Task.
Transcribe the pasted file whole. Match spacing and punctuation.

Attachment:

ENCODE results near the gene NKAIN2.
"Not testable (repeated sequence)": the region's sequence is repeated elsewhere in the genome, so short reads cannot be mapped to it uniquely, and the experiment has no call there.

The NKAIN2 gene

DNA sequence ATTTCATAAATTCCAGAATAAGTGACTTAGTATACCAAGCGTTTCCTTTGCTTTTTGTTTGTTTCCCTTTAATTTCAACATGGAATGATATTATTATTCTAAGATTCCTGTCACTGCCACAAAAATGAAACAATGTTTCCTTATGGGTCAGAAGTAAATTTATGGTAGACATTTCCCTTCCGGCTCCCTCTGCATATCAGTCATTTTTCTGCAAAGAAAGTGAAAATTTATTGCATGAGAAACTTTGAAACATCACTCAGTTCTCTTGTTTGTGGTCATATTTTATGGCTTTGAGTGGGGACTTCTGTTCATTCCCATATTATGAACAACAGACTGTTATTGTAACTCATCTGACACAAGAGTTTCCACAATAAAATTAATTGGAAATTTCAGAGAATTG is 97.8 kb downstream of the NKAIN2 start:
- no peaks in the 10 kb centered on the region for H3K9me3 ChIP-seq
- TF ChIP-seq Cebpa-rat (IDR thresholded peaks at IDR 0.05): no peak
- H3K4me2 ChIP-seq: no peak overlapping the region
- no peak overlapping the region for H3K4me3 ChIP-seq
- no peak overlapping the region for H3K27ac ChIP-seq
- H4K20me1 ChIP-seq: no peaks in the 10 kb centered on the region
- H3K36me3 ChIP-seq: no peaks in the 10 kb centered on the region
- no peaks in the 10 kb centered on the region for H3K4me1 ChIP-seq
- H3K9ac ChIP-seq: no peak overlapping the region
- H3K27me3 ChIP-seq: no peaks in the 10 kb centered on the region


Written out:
ENCODE results near the gene NKAIN2.
"Not testable (repeated sequence)": the region's sequence is repeated elsewhere in the genome, so short reads cannot be mapped to it uniquely, and the experiment has no call there.

The NKAIN2 gene

DNA sequence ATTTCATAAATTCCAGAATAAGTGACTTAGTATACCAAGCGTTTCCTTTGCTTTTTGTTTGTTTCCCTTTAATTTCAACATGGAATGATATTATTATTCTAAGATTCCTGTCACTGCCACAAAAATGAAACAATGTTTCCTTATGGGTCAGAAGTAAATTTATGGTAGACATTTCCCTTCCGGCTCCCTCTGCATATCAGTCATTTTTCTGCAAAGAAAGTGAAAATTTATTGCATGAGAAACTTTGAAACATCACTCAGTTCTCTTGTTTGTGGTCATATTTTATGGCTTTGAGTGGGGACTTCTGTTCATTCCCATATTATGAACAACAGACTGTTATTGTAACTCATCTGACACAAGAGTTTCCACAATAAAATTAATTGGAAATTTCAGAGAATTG is 97.8 kb downstream of the NKAIN2 start:
- no peaks in the 10 kb centered on the region for H3K9me3 ChIP-seq
- TF ChIP-seq Cebpa-rat (IDR thresholded peaks at IDR 0.05): no peak
- H3K4me2 ChIP-seq: no peak overlapping the region
- no peak overlapping the region for H3K4me3 ChIP-seq
- no peak overlapping the region for H3K27ac ChIP-seq
- H4K20me1 ChIP-seq: no peaks in the 10 kb centered on the region
- H3K36me3 ChIP-seq: no peaks in the 10 kb centered on the region
- no peaks in the 10 kb centered on the region for H3K4me1 ChIP-seq
- H3K9ac ChIP-seq: no peak overlapping the region
- H3K27me3 ChIP-seq: no peaks in the 10 kb centered on the region